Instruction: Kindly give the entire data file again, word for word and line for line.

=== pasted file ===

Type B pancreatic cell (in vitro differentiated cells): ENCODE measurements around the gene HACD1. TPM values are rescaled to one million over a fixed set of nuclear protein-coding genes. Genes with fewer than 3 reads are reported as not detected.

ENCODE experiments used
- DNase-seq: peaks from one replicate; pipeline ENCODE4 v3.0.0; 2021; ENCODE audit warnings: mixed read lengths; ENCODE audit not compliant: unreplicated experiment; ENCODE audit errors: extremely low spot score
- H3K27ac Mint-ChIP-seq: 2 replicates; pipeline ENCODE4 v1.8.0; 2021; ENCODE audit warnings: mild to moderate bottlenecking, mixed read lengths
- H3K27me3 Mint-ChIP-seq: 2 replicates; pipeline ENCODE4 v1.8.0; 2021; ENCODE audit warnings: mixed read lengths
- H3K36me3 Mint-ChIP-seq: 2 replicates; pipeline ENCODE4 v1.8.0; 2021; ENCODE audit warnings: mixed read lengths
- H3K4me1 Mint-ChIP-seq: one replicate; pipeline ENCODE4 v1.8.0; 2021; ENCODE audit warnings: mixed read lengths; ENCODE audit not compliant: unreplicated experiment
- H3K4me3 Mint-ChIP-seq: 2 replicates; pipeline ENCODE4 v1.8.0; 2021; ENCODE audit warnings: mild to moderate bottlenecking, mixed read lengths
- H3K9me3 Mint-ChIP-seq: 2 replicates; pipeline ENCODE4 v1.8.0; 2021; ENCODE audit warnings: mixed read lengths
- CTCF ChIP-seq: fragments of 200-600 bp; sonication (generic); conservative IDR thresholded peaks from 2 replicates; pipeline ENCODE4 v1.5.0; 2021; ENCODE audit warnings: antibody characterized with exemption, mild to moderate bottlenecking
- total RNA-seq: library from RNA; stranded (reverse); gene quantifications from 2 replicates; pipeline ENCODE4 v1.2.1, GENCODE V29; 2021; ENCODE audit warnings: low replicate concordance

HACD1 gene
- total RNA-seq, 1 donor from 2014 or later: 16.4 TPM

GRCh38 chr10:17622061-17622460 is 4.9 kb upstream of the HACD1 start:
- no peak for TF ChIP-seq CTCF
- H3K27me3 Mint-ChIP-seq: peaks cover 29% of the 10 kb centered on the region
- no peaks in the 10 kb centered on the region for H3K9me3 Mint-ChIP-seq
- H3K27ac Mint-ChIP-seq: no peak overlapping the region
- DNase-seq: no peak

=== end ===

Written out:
Type B pancreatic cell (in vitro differentiated cells): ENCODE measurements around the gene HACD1. TPM values are rescaled to one million over a fixed set of nuclear protein-coding genes. Genes with fewer than 3 reads are reported as not detected.

ENCODE experiments used
- DNase-seq: peaks from one replicate; pipeline ENCODE4 v3.0.0; 2021; ENCODE audit warnings: mixed read lengths; ENCODE audit not compliant: unreplicated experiment; ENCODE audit errors: extremely low spot score
- H3K27ac Mint-ChIP-seq: 2 replicates; pipeline ENCODE4 v1.8.0; 2021; ENCODE audit warnings: mild to moderate bottlenecking, mixed read lengths
- H3K27me3 Mint-ChIP-seq: 2 replicates; pipeline ENCODE4 v1.8.0; 2021; ENCODE audit warnings: mixed read lengths
- H3K36me3 Mint-ChIP-seq: 2 replicates; pipeline ENCODE4 v1.8.0; 2021; ENCODE audit warnings: mixed read lengths
- H3K4me1 Mint-ChIP-seq: one replicate; pipeline ENCODE4 v1.8.0; 2021; ENCODE audit warnings: mixed read lengths; ENCODE audit not compliant: unreplicated experiment
- H3K4me3 Mint-ChIP-seq: 2 replicates; pipeline ENCODE4 v1.8.0; 2021; ENCODE audit warnings: mild to moderate bottlenecking, mixed read lengths
- H3K9me3 Mint-ChIP-seq: 2 replicates; pipeline ENCODE4 v1.8.0; 2021; ENCODE audit warnings: mixed read lengths
- CTCF ChIP-seq: fragments of 200-600 bp; sonication (generic); conservative IDR thresholded peaks from 2 replicates; pipeline ENCODE4 v1.5.0; 2021; ENCODE audit warnings: antibody characterized with exemption, mild to moderate bottlenecking
- total RNA-seq: library from RNA; stranded (reverse); gene quantifications from 2 replicates; pipeline ENCODE4 v1.2.1, GENCODE V29; 2021; ENCODE audit warnings: low replicate concordance

HACD1 gene
- total RNA-seq, 1 donor from 2014 or later: 16.4 TPM

GRCh38 chr10:17622061-17622460 is 4.9 kb upstream of the HACD1 start:
- no peak for TF ChIP-seq CTCF
- H3K27me3 Mint-ChIP-seq: peaks cover 29% of the 10 kb centered on the region
- no peaks in the 10 kb centered on the region for H3K9me3 Mint-ChIP-seq
- H3K27ac Mint-ChIP-seq: no peak overlapping the region
- DNase-seq: no peak